The Munnopsis Isopod, although sea-dwelling, is a cousin of the wood louse and the pillbug. It lives on the ocean floor, where it spends most of its time eating anything and everything that happens to fall to the bottom (debris, plankton, dead animal parts, etc.); this guy is not a picky eater. Although it has an exoskeleton, it is a thin one and does not offer much protection. However, this creature does not have many predators, so he’s alright on his own.
This magnificent creature lives on the ocean floor in the deepest places of the sea, where there is very little light. Because of this, he is able to emit a bioluminescent blue-green light for about 5 minutes when stimulated. The reddish-brown translucent octopus has approximately 60 suckers on its 8, uneven tentacles. He tends to eat small to medium sized crustaceans (shellfish, crabs, lobsters, etc.) and is known for swallowing his food completely whole.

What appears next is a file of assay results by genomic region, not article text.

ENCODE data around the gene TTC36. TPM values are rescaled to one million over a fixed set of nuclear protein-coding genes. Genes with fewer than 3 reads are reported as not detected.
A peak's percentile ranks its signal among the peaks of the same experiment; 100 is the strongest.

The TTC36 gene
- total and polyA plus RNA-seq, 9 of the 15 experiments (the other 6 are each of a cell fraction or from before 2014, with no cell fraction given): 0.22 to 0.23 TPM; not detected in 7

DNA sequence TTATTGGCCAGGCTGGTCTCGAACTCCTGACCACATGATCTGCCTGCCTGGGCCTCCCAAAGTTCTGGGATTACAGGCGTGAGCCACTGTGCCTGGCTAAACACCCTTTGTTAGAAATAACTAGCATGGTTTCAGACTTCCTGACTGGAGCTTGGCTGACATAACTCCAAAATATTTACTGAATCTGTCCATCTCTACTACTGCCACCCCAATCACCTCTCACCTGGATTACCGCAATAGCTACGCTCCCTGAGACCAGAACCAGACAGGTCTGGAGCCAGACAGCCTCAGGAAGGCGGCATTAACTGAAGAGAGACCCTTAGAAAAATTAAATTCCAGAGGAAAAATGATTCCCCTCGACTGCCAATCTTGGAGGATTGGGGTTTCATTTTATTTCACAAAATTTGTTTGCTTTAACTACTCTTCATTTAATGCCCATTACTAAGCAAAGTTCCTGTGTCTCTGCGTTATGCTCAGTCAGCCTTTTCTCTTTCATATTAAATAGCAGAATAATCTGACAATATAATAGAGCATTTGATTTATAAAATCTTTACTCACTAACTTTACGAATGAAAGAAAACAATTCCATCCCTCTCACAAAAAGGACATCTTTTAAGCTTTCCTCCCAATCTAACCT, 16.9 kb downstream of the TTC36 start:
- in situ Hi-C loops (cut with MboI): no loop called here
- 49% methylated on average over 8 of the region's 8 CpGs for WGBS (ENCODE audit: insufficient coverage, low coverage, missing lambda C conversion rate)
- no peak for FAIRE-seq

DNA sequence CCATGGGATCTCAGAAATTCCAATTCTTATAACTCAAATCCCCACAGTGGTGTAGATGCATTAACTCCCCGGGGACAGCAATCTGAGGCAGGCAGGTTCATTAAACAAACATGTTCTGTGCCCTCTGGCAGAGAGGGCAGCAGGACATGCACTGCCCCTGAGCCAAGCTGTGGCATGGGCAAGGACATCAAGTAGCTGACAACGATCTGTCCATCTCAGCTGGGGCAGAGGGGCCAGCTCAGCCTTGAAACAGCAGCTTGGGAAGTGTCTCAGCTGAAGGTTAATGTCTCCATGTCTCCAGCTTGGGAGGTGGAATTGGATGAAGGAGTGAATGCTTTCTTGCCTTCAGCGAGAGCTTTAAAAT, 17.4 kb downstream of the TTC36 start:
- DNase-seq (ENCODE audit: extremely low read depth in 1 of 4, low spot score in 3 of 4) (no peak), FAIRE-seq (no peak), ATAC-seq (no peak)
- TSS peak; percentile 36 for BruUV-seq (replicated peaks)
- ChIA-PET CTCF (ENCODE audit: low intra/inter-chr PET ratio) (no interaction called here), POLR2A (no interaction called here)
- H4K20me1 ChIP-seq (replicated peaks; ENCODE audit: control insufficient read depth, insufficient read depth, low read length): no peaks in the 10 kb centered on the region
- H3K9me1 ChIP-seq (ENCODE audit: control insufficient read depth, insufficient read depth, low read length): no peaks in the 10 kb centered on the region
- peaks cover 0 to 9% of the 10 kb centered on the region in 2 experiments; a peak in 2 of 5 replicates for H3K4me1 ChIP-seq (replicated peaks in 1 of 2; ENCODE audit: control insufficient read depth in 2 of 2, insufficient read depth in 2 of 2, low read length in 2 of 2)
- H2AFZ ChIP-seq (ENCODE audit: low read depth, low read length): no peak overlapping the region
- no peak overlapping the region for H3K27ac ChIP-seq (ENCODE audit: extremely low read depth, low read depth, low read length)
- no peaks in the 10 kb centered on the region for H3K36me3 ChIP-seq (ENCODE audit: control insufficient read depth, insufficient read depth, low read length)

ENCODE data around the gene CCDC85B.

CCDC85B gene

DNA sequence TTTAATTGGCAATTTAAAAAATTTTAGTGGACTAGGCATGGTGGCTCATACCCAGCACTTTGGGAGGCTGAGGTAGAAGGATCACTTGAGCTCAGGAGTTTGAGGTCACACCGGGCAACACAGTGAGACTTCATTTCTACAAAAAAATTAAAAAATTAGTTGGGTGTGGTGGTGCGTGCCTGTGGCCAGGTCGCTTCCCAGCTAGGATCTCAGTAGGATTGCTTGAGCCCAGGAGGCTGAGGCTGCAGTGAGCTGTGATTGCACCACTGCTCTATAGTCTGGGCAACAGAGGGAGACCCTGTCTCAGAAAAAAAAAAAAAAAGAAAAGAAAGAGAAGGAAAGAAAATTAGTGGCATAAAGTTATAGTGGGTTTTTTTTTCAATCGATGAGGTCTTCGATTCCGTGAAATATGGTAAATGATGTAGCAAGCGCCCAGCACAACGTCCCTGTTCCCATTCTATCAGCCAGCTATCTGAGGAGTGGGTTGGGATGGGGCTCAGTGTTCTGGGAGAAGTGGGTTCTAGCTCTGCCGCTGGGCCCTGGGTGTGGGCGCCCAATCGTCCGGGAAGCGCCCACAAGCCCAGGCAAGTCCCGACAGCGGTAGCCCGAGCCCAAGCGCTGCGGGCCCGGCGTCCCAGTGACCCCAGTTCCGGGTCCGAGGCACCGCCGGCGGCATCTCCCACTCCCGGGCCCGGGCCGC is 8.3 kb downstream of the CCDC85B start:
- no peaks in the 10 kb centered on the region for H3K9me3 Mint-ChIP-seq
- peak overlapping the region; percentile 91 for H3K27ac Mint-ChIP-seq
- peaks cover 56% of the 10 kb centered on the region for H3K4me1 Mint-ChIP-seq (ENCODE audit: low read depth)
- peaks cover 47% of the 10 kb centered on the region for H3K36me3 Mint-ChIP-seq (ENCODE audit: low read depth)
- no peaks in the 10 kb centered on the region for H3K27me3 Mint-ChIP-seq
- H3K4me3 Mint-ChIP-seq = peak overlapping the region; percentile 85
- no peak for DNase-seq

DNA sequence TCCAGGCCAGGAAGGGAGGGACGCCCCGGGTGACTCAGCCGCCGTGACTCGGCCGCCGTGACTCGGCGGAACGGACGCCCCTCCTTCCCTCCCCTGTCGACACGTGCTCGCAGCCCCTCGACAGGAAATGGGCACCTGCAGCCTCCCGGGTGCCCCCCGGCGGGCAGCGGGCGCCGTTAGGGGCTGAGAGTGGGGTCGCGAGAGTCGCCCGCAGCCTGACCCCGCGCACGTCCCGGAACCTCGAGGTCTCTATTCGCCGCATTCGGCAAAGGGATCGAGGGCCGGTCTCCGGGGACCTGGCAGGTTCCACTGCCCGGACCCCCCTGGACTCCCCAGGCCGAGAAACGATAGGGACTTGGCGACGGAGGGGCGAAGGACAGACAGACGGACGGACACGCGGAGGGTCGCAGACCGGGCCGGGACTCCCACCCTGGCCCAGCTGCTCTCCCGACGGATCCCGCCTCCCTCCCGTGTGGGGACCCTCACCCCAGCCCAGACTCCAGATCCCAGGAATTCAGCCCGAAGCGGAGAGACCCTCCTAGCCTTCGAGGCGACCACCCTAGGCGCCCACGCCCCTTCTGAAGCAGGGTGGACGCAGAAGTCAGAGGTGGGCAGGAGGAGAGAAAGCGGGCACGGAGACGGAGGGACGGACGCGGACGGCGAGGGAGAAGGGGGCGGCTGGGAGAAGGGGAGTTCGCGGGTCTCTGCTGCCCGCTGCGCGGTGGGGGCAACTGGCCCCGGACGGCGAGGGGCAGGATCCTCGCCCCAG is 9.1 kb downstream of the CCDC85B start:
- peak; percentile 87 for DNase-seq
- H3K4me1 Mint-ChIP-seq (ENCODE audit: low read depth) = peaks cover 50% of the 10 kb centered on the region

The Holothurian is better known as a Sea Cucumber, and can come in many shapes, sizes, and colors. This one happens to be translucent. There are actually around 1,700 different species of Sea Cucumber, and there are probably more to be discovered, seeing as they live very deep down on the floor of the dark ocean. Their diet typically consists of debris that they find on the ocean floor. Often times, they will aline themselves with the current, open their mouths, and let the food flow in.
During an initiative to research aquatic life in the Philippines, this lobster was dragged up from the depths, and given the name (loosely translated from Filipino) “The Terrible Claw Lobster.” The name is definitely fitting, as this lobster resembles Edward Scissorhands, with one terrible claw, and one really terrible claw. This lobster is actually translucent white, with splashes of red showing from the inside, concentrated around the antennae and tail.